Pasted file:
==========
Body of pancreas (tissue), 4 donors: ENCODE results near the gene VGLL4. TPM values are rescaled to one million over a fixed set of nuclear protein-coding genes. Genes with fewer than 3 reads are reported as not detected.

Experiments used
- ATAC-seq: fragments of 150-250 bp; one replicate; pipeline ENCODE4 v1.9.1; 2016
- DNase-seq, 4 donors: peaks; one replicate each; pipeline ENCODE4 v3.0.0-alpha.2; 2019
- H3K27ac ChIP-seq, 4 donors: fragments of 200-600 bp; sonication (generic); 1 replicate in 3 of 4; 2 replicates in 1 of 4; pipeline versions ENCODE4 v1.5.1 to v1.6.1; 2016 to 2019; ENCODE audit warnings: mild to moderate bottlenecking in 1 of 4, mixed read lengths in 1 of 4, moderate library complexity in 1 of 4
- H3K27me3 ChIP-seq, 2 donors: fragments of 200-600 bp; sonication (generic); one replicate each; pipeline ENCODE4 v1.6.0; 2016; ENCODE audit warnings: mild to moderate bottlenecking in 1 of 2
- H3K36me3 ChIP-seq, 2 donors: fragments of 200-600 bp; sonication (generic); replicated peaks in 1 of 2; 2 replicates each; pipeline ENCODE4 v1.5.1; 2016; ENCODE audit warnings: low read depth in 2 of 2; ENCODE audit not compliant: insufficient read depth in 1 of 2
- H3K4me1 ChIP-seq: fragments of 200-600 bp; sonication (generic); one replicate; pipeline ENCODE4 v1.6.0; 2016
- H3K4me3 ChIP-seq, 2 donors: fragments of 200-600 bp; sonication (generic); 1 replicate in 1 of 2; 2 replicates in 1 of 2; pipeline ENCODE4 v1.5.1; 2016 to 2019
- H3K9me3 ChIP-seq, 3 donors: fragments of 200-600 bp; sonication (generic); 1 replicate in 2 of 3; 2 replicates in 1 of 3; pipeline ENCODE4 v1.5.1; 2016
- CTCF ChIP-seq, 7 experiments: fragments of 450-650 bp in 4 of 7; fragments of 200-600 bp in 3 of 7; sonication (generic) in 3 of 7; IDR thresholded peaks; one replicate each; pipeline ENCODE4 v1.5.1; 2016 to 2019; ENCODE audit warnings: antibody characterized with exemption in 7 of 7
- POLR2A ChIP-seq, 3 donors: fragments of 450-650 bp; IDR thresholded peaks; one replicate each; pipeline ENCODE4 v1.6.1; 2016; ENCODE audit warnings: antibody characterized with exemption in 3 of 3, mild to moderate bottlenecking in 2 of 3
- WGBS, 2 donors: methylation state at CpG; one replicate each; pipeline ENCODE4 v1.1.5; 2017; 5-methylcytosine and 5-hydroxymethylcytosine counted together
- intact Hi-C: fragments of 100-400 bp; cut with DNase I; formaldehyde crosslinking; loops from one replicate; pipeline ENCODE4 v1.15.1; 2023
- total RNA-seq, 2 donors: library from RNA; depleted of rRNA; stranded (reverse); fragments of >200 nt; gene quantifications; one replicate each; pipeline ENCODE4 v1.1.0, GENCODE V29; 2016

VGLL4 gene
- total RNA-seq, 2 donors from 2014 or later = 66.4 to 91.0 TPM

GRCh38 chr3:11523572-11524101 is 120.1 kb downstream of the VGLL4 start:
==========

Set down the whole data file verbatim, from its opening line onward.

Body of pancreas (tissue), 4 donors: ENCODE results near the gene VGLL4. TPM values are rescaled to one million over a fixed set of nuclear protein-coding genes. Genes with fewer than 3 reads are reported as not detected.

Experiments used
- ATAC-seq: fragments of 150-250 bp; one replicate; pipeline ENCODE4 v1.9.1; 2016
- DNase-seq, 4 donors: peaks; one replicate each; pipeline ENCODE4 v3.0.0-alpha.2; 2019
- H3K27ac ChIP-seq, 4 donors: fragments of 200-600 bp; sonication (generic); 1 replicate in 3 of 4; 2 replicates in 1 of 4; pipeline versions ENCODE4 v1.5.1 to v1.6.1; 2016 to 2019; ENCODE audit warnings: mild to moderate bottlenecking in 1 of 4, mixed read lengths in 1 of 4, moderate library complexity in 1 of 4
- H3K27me3 ChIP-seq, 2 donors: fragments of 200-600 bp; sonication (generic); one replicate each; pipeline ENCODE4 v1.6.0; 2016; ENCODE audit warnings: mild to moderate bottlenecking in 1 of 2
- H3K36me3 ChIP-seq, 2 donors: fragments of 200-600 bp; sonication (generic); replicated peaks in 1 of 2; 2 replicates each; pipeline ENCODE4 v1.5.1; 2016; ENCODE audit warnings: low read depth in 2 of 2; ENCODE audit not compliant: insufficient read depth in 1 of 2
- H3K4me1 ChIP-seq: fragments of 200-600 bp; sonication (generic); one replicate; pipeline ENCODE4 v1.6.0; 2016
- H3K4me3 ChIP-seq, 2 donors: fragments of 200-600 bp; sonication (generic); 1 replicate in 1 of 2; 2 replicates in 1 of 2; pipeline ENCODE4 v1.5.1; 2016 to 2019
- H3K9me3 ChIP-seq, 3 donors: fragments of 200-600 bp; sonication (generic); 1 replicate in 2 of 3; 2 replicates in 1 of 3; pipeline ENCODE4 v1.5.1; 2016
- CTCF ChIP-seq, 7 experiments: fragments of 450-650 bp in 4 of 7; fragments of 200-600 bp in 3 of 7; sonication (generic) in 3 of 7; IDR thresholded peaks; one replicate each; pipeline ENCODE4 v1.5.1; 2016 to 2019; ENCODE audit warnings: antibody characterized with exemption in 7 of 7
- POLR2A ChIP-seq, 3 donors: fragments of 450-650 bp; IDR thresholded peaks; one replicate each; pipeline ENCODE4 v1.6.1; 2016; ENCODE audit warnings: antibody characterized with exemption in 3 of 3, mild to moderate bottlenecking in 2 of 3
- WGBS, 2 donors: methylation state at CpG; one replicate each; pipeline ENCODE4 v1.1.5; 2017; 5-methylcytosine and 5-hydroxymethylcytosine counted together
- intact Hi-C: fragments of 100-400 bp; cut with DNase I; formaldehyde crosslinking; loops from one replicate; pipeline ENCODE4 v1.15.1; 2023
- total RNA-seq, 2 donors: library from RNA; depleted of rRNA; stranded (reverse); fragments of >200 nt; gene quantifications; one replicate each; pipeline ENCODE4 v1.1.0, GENCODE V29; 2016

VGLL4 gene
- total RNA-seq, 2 donors from 2014 or later = 66.4 to 91.0 TPM

GRCh38 chr3:11523572-11524101 is 120.1 kb downstream of the VGLL4 start: